3. Prototyping the modules

3.1. Create an independent prototype repository

Erlang/OTP is a complex set of Erlang modules, largely dependent on each other. Building an independent prototype repository for each development project is much safer and more practical than tweaking the running system. Making a small independent source code repository for prototyping which can be integrated into other projects is a better choice than putting everything in a mixed-up run-time system.

3.2. Building your own testing environment for Erlang/OTP

Try-and-error debug on a running Erlang/OTP run-time system is not a good idea, especially when the system is being used in the production system. Building an independent BEAM on your own is often required, especially when you have to debug the BEAM or Erlang Run-Time System (ERTS) by yourself.

For maintaining and switching between multiple BEAMs, I use kerl because kerl provides a way to build your own Erlang/OTP environment from your own Git repository. The same principle is also applicable to other essential software packages, such as Elixir. For Elixir, I use kiex to use a separate environment from the system Elixir implementation.

3.3. Setting up a project repository for your module

In a modern software development procedure, you need to set up a building environment before writing code. For Erlang/OTP, there are a few building schemes to set up:

  • Rebar3 is an actively developed building and package managing tool for Erlang/OTP, which is chosen as a prospective package management tool for Erlang/OTP itself. Note that it is not backward compatible with the predecessor Rebar 2, which is deprecated but still in use for many existing projects.
  • Erlang.mk is a GNU Make based building tool, which also resolves dependencies for popular software packages. If you are an old-school make type of programmer like me, this tool is easy to use. If you need to embed non-Erlang code such as Native Interface Functions (NIFs) written in C or C++, erlang.mk will fit very well.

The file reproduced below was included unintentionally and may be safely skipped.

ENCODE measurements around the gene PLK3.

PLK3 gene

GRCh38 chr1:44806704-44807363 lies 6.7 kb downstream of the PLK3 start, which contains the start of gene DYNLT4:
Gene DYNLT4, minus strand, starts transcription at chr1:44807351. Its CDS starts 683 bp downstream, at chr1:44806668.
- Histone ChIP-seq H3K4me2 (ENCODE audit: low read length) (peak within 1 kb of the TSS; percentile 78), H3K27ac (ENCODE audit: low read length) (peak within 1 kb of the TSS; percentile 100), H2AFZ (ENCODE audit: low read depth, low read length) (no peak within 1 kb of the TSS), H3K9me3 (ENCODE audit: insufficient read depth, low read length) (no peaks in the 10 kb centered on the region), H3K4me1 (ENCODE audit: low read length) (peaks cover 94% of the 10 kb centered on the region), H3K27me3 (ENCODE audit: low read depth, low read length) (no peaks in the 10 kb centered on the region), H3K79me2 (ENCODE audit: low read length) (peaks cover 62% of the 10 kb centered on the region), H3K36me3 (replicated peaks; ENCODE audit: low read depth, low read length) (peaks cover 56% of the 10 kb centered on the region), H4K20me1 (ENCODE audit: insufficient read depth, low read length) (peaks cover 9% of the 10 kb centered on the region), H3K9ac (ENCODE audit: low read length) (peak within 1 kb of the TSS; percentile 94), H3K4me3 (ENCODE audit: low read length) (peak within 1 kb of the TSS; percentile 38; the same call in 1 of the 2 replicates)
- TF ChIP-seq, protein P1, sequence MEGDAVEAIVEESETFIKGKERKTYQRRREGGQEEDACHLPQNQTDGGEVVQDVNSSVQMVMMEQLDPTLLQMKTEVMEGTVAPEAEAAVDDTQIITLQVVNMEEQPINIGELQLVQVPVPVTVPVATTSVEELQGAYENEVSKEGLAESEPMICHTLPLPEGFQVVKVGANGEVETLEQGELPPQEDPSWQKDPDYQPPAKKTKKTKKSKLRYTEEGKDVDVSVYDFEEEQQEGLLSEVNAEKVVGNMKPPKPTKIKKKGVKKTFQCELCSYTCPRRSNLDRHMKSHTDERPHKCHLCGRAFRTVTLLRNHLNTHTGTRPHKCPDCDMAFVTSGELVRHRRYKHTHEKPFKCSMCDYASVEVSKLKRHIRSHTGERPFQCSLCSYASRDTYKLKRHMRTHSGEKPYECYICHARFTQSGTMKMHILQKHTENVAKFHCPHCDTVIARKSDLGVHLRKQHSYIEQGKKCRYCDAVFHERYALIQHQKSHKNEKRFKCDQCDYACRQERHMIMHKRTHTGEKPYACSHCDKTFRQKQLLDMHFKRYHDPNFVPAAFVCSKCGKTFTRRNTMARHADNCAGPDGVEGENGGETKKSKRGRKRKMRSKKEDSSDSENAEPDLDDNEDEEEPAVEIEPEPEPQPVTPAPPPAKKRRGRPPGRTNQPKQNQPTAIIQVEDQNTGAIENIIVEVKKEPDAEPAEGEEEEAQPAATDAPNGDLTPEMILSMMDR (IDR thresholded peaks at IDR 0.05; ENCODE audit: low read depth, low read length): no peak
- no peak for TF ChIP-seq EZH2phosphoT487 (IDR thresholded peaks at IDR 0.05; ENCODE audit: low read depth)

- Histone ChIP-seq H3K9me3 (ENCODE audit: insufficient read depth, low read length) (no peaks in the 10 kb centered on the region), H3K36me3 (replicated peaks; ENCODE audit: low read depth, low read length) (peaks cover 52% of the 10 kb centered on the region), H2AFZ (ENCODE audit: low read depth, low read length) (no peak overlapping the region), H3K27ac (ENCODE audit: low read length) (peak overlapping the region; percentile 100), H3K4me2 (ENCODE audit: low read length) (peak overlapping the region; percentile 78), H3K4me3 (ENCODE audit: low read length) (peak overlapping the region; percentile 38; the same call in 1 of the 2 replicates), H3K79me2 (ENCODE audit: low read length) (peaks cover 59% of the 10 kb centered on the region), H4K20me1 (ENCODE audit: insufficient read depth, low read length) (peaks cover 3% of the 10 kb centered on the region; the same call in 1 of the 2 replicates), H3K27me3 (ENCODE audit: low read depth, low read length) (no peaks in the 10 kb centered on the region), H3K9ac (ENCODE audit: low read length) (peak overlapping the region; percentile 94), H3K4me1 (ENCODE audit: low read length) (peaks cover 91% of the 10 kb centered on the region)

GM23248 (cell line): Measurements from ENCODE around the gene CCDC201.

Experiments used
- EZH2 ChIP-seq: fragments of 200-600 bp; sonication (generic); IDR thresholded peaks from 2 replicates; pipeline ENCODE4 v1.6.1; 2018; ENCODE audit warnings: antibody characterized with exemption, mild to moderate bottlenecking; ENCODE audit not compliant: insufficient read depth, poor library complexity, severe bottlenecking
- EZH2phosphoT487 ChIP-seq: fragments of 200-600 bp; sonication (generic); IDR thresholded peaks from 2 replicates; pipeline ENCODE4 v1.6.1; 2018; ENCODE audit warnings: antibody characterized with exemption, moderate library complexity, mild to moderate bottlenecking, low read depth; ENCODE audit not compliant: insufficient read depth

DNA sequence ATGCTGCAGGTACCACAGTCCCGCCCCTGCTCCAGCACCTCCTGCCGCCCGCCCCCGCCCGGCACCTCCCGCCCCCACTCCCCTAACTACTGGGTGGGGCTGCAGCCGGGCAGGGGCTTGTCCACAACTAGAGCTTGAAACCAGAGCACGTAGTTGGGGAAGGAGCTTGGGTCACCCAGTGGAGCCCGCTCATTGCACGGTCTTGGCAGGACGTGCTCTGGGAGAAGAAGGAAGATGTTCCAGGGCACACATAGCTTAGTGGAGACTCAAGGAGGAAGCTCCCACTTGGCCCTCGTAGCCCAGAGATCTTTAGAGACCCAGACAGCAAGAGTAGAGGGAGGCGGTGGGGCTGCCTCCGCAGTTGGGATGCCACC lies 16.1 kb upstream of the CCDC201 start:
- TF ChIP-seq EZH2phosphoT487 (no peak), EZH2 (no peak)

• Mix is the default building, dependency resolution, and package management tool for Elixir. The packaging system Hex is also well accepted in Erlang/OTP community, for relatively easy configuration and documentation support on HexDocs. If you want to make your modules usable on Elixir (and you will surely want to do so), supporting mix is essential. You need to have some fluency on Elixir to use mix, because mix configuration language is based on Elixir [1].

3.4. Execution path on loading modules

For testing your own module, you need to guarantee the code of the module should be chosen and loaded prior to the system module of the same name [2].

When running BEAM, the loading path priority can be controlled by -pa and -pz path of the erl command. Some package tools have their own commands for setting the execution path, such as Rebar3 shell command. On Elixir, the interactive shell iex has the similar functionality.

3.5. Write your own test code

Testing code and providing a regression test set is a critical part of modern software development. Unit testing is essential as a minimum requirement. EUnit is a good place to start. For Erlang/OTP module development, however, providing tests under the Common Test framework is mandatory.

Testing code should cover various aspects including checking the function arguments, value range, and error handling to reject illegal values. For a complex algorithm, you need to provide the reference output from a reference implementation which is not necessarily written in Erlang, and compare the output with the corresponding testing program.

For prototyping the rand module algorithms into Erlang code, I picked up the code from the reference implementations of each candidate algorithm in C, wrote a small testing value generation code, collected the computed results, and embedded them into the unit testing code of the Erlang module. Having this kind of full regression tests help finding a bug possibly caused by the version change or implmentation glitches caused by the base Erlang/OTP distribution. Making the module for each algorithm an independent repository helped ensuring the correctness of the algorithm without worrying about interdependencies.


[1]See Introduction to Mix as the primer for learning Mix.
[2]Erlang module namespace is not hierarchical, so the module name collision may occur at any time.